With food safety recalls continuing to make news around the world – including incidents involving physical contaminants – and the ongoing need to stay compliant with regulations and voluntary standards, manufacturers are looking to tighten up their preventive, proactive measures. This month, Christy Draus, Marketing Manager of Eagle Product Inspection is talking with Jacqueline Southee, North America Representative of FSSC 22000, on how manufacturers can protect their brands through certification of their food safety management system and help them conform to international and independent standards.
Q: What was the impetus behind the development of FSSC 22000 as a certification scheme for food safety management systems?
A: The impetus was to have a food safety management program benchmarked by the Global Food Safety Initiative (GFSI). Certification programs were first developed to protect the consumer from food safety incidents. Initially it was the retailer, who as the customer, was auditing food manufacturing companies to ensure their production practices were safe. There became a time when there were too many audits being done that manufacturers were spending most of their time just dealing with them. The GFSI was created on behalf of these companies, retailers and consumers to establish a base set of food safety requirements. The first series of programs that met these requirements were developed by the retail sector.
Around the same time many food manufacturers had begun to put their own safety management systems in place based on the ISO 9001 standard. When the ISO 22000 standard was developed, industry sought a certification program based on it. However, while ISO 22000 details the requirements for a food safety management system, it did not meet the benchmarking standards set by the GFSI. So FSSC 22000 developed a certification scheme that used the ISO 22000 standard but with their ownership and additional requirements, the FSSC 22000 Certification Scheme was born.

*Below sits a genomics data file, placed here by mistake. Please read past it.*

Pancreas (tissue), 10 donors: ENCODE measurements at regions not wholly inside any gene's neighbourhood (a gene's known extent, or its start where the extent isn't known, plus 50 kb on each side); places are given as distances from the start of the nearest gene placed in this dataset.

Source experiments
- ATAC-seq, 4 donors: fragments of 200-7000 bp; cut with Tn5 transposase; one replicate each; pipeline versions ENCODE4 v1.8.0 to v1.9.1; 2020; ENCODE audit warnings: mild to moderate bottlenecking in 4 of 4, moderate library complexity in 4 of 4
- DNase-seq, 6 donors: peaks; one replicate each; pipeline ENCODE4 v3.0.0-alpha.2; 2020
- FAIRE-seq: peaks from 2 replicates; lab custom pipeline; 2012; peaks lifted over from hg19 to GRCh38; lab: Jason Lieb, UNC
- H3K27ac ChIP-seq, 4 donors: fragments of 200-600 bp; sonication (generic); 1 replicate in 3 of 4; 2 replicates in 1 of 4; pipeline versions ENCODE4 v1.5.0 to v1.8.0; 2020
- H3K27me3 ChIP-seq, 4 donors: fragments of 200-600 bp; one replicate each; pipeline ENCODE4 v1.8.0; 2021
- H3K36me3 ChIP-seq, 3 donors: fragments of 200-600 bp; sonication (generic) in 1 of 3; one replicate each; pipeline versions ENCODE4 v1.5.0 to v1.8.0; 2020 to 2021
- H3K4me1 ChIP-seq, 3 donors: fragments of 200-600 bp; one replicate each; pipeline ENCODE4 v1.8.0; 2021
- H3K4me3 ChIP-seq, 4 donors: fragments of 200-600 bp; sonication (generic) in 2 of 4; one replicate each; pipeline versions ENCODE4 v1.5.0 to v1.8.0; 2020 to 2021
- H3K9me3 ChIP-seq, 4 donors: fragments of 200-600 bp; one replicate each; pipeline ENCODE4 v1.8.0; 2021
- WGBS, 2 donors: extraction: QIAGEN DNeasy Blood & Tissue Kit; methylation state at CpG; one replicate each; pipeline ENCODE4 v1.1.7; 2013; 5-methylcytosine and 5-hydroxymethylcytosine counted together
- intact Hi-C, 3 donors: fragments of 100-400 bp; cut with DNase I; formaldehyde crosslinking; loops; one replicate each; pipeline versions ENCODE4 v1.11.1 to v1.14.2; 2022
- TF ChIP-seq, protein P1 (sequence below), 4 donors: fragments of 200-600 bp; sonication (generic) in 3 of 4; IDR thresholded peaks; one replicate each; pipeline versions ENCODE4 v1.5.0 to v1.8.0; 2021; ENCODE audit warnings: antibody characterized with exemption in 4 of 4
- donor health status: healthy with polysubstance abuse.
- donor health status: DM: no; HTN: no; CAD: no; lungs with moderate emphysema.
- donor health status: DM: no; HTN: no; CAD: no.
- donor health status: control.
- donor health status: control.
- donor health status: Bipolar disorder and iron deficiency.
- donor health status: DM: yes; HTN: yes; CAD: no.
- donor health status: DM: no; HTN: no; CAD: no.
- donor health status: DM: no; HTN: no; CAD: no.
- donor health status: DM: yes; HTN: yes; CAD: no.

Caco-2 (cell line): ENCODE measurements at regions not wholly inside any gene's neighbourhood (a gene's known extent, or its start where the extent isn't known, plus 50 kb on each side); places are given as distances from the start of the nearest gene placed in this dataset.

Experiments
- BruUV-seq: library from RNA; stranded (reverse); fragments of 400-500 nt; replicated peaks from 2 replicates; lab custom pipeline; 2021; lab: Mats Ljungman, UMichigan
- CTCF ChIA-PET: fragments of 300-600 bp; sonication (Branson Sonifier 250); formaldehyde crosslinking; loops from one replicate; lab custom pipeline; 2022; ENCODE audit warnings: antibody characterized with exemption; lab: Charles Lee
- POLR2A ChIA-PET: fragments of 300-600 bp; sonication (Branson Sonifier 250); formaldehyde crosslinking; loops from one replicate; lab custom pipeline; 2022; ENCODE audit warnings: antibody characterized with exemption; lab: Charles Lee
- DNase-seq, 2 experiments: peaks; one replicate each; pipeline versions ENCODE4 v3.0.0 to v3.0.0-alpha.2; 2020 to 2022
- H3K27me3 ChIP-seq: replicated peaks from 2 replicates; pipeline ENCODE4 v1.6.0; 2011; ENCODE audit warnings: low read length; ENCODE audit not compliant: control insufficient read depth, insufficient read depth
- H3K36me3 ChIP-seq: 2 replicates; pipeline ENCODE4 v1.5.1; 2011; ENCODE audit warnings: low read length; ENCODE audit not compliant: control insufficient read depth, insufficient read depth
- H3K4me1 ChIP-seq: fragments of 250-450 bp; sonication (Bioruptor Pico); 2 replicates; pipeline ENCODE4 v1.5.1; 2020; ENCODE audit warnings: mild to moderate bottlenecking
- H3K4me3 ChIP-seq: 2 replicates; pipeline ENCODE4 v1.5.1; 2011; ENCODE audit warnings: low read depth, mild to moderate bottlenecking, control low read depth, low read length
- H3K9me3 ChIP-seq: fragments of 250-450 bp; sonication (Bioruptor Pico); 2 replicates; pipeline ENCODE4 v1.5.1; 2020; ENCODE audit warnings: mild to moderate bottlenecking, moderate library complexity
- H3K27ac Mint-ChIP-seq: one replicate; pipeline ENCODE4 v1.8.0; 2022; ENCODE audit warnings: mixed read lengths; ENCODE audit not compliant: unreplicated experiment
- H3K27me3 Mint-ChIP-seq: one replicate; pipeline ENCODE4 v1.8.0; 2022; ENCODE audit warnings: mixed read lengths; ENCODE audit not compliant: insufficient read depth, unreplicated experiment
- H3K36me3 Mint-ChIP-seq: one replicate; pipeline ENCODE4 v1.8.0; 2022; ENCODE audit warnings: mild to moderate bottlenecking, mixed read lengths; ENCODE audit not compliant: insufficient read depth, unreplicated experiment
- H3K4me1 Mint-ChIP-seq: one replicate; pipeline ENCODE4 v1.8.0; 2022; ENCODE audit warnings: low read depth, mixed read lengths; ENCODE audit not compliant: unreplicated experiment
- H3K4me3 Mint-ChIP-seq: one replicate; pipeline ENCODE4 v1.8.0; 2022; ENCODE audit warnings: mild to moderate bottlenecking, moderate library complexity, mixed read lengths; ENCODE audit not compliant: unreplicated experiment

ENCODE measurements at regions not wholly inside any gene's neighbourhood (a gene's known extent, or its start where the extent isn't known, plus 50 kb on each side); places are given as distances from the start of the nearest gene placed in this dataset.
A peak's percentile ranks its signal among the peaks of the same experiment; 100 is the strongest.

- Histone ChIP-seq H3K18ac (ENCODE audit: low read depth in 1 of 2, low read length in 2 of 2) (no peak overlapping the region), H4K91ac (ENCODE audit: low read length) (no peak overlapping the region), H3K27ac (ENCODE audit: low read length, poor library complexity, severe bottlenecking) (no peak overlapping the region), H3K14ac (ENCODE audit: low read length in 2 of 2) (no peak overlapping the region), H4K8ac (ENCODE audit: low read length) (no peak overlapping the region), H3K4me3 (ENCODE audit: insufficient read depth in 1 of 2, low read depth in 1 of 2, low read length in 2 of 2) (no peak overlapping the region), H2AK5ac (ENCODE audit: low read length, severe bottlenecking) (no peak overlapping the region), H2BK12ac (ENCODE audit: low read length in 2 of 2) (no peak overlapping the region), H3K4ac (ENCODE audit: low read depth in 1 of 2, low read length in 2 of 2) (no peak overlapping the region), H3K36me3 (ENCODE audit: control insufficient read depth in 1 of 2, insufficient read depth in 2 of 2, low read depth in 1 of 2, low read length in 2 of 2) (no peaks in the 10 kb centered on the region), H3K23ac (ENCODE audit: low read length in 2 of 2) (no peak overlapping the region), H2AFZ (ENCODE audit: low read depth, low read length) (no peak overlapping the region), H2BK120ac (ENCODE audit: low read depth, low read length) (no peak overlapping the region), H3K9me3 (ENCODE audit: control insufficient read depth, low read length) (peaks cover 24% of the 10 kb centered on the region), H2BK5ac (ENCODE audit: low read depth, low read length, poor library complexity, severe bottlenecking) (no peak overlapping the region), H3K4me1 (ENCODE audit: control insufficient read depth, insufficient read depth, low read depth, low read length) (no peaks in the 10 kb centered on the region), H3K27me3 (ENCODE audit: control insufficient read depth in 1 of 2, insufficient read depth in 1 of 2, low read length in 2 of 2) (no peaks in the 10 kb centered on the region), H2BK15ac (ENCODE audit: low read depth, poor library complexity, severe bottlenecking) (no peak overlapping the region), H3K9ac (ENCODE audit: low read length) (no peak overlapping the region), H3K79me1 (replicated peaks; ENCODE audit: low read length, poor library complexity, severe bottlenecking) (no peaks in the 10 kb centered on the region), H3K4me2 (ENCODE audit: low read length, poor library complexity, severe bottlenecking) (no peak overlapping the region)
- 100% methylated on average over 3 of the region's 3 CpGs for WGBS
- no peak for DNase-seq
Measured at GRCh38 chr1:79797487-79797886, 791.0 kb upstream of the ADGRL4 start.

Q: What are some unique aspects of this scheme?
A: FSSC 22000 is a GFSI-benchmarked certification scheme, which meets the benchmarking criteria set by the GFSI. It is based on the international ISO 22000 standards which are recognized as worldwide standards for food safety management. It is a risk-based management system and can be applied to all types of companies within the food supply chain. This is important when you consider where all our food comes from and the international nature of the supply chain. The Scheme is recognized and available to companies all over the world.
Of course, there are many choices of certification bodies and certification schemes available to the industry so when choosing a program, you need to consider what best suits your requirements and those of your customer. You might also choose a particular certification because of your geographic market – FSSC 22000 is global and well known throughout the world, including Europe, Asia, Latin America and is growing in the U.S.
Q: What are some of the benefits of using FSSC 22000 as a scheme?
A: Obviously in today’s market there is a huge benefit of being global. But on top of that the ISO 22000 framework provides a “framework” for food safety management – it provides internationally recognized practices for controlling risk with the aim of creating safe food.
The global aspect of it means that if you have a facility in Europe or Asia making the same product, or working with customers in different parts of the world, you can use the same management system that’s recognized everywhere. You have the benefit of being on the same “platform”, using the same approach, the same monitoring systems, the same safety language etc.
Another benefit is that the Scheme is risk based and very flexible. This comes from the ISO framework: